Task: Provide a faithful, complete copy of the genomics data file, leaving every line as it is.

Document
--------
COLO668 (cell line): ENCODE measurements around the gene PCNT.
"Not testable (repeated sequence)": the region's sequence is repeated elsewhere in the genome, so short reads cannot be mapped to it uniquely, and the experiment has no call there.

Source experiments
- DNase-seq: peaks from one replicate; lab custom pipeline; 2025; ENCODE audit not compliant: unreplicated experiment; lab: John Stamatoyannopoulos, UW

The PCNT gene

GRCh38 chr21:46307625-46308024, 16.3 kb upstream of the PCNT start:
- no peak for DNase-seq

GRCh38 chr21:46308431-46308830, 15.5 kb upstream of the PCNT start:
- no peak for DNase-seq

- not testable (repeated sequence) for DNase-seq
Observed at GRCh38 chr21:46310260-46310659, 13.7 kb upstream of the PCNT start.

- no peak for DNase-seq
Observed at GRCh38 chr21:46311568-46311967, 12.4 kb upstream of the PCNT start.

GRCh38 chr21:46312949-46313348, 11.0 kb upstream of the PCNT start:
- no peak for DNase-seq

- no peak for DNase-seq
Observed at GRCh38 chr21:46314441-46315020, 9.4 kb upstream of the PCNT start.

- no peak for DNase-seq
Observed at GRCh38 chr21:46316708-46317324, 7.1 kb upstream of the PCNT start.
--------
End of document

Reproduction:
COLO668 (cell line): ENCODE measurements around the gene PCNT.
"Not testable (repeated sequence)": the region's sequence is repeated elsewhere in the genome, so short reads cannot be mapped to it uniquely, and the experiment has no call there.

Source experiments
- DNase-seq: peaks from one replicate; lab custom pipeline; 2025; ENCODE audit not compliant: unreplicated experiment; lab: John Stamatoyannopoulos, UW

The PCNT gene

GRCh38 chr21:46307625-46308024, 16.3 kb upstream of the PCNT start:
- no peak for DNase-seq

GRCh38 chr21:46308431-46308830, 15.5 kb upstream of the PCNT start:
- no peak for DNase-seq

- not testable (repeated sequence) for DNase-seq
Observed at GRCh38 chr21:46310260-46310659, 13.7 kb upstream of the PCNT start.

- no peak for DNase-seq
Observed at GRCh38 chr21:46311568-46311967, 12.4 kb upstream of the PCNT start.

GRCh38 chr21:46312949-46313348, 11.0 kb upstream of the PCNT start:
- no peak for DNase-seq

- no peak for DNase-seq
Observed at GRCh38 chr21:46314441-46315020, 9.4 kb upstream of the PCNT start.

- no peak for DNase-seq
Observed at GRCh38 chr21:46316708-46317324, 7.1 kb upstream of the PCNT start.